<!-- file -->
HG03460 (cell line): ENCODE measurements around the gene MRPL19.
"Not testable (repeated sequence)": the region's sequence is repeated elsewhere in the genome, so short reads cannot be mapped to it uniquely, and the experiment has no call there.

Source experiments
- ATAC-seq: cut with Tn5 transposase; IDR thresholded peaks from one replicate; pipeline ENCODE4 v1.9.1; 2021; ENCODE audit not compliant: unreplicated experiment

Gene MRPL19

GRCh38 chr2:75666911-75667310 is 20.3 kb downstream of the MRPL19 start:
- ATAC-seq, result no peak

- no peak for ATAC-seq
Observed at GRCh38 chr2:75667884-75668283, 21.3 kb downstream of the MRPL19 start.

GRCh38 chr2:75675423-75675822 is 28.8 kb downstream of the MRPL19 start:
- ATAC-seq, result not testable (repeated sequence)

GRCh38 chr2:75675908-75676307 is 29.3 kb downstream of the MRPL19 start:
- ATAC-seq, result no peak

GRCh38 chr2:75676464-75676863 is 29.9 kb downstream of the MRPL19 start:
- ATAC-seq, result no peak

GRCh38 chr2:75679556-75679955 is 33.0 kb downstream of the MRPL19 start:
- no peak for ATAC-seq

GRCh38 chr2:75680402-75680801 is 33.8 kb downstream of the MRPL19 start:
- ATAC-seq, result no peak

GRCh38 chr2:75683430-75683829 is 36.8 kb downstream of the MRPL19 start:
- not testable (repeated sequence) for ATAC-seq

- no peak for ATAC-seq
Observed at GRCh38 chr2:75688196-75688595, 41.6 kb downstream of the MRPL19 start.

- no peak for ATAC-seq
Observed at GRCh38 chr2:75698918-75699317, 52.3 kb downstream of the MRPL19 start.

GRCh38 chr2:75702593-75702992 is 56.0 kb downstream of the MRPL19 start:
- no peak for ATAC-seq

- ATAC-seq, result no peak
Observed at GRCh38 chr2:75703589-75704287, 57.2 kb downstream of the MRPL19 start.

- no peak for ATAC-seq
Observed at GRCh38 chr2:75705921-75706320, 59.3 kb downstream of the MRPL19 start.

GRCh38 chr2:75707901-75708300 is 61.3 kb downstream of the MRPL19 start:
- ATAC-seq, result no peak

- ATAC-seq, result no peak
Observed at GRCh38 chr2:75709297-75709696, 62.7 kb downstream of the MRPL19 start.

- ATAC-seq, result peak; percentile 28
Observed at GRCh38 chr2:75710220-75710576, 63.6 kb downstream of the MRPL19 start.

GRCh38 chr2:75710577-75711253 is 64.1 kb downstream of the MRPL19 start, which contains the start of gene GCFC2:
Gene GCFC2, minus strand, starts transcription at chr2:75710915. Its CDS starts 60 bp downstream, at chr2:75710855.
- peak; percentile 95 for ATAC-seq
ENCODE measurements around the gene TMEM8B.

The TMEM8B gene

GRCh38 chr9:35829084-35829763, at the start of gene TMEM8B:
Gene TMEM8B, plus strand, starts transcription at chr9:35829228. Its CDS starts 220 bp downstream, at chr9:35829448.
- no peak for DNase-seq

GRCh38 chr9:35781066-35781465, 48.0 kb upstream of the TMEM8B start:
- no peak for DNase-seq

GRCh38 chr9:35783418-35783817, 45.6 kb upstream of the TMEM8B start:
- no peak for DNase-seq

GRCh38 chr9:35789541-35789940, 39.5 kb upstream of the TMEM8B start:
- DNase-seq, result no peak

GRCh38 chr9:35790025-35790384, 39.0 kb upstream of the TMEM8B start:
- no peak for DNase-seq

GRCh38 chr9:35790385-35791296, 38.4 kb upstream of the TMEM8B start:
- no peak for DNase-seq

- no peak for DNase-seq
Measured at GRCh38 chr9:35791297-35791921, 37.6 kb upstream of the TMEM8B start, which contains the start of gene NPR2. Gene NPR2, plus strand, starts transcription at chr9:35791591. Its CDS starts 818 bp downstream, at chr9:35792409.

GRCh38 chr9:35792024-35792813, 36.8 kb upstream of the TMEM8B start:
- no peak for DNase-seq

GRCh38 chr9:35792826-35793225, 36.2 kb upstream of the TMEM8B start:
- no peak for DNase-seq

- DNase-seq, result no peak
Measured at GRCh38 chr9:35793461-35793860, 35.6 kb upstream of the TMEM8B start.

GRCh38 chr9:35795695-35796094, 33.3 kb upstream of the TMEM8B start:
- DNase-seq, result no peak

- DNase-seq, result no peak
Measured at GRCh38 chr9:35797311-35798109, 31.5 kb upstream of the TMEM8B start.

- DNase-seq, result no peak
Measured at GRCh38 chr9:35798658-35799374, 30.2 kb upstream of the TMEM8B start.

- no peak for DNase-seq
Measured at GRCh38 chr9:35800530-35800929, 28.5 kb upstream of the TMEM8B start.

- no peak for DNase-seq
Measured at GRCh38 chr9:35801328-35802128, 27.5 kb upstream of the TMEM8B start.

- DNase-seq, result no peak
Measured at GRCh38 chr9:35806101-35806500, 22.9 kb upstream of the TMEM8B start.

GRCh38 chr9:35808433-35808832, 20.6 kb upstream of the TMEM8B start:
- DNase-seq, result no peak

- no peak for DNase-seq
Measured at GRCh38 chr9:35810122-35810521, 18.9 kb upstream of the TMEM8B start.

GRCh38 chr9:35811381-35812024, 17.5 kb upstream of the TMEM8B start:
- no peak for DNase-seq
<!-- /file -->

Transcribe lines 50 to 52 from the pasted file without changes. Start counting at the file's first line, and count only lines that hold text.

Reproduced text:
GRCh38 chr9:35789541-35789940, 39.5 kb upstream of the TMEM8B start:
- DNase-seq, result no peak

GRCh38 chr9:35790025-35790384, 39.0 kb upstream of the TMEM8B start: